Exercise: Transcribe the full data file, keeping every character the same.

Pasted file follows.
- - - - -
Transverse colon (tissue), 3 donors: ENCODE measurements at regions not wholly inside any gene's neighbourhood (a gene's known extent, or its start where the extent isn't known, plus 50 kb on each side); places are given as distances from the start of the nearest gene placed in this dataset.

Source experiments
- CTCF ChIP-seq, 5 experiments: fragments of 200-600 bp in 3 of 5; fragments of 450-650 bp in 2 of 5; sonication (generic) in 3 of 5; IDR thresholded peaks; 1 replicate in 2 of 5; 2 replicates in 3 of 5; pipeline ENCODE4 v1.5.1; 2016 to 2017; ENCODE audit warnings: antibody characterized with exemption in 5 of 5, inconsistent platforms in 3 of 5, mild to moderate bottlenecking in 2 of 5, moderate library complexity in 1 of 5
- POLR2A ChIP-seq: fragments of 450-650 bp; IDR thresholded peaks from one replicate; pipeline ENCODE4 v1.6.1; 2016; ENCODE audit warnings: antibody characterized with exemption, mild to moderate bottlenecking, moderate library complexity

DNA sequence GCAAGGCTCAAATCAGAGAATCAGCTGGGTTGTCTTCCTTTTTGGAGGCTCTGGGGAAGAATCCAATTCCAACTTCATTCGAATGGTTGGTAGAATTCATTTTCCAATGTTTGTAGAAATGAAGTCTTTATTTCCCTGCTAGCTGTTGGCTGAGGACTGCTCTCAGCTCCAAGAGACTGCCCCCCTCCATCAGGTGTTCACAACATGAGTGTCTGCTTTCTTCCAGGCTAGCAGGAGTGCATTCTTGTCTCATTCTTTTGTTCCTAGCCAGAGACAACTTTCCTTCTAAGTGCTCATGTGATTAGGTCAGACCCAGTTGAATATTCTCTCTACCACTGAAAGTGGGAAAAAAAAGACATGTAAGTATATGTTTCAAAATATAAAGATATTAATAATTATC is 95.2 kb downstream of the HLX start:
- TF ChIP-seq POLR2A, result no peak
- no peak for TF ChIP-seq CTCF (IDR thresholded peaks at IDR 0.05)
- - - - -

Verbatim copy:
Transverse colon (tissue), 3 donors: ENCODE measurements at regions not wholly inside any gene's neighbourhood (a gene's known extent, or its start where the extent isn't known, plus 50 kb on each side); places are given as distances from the start of the nearest gene placed in this dataset.

Source experiments
- CTCF ChIP-seq, 5 experiments: fragments of 200-600 bp in 3 of 5; fragments of 450-650 bp in 2 of 5; sonication (generic) in 3 of 5; IDR thresholded peaks; 1 replicate in 2 of 5; 2 replicates in 3 of 5; pipeline ENCODE4 v1.5.1; 2016 to 2017; ENCODE audit warnings: antibody characterized with exemption in 5 of 5, inconsistent platforms in 3 of 5, mild to moderate bottlenecking in 2 of 5, moderate library complexity in 1 of 5
- POLR2A ChIP-seq: fragments of 450-650 bp; IDR thresholded peaks from one replicate; pipeline ENCODE4 v1.6.1; 2016; ENCODE audit warnings: antibody characterized with exemption, mild to moderate bottlenecking, moderate library complexity

DNA sequence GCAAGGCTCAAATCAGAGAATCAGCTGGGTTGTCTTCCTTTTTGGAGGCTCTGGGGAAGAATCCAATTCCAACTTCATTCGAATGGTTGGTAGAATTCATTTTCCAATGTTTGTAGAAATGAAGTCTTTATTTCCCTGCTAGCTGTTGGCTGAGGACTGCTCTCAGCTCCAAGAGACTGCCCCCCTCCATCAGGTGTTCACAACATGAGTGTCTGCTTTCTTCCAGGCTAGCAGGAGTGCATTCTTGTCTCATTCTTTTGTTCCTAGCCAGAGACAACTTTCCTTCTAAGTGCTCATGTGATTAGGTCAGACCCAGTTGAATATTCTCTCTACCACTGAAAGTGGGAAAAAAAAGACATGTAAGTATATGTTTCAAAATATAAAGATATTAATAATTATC is 95.2 kb downstream of the HLX start:
- TF ChIP-seq POLR2A, result no peak
- no peak for TF ChIP-seq CTCF (IDR thresholded peaks at IDR 0.05)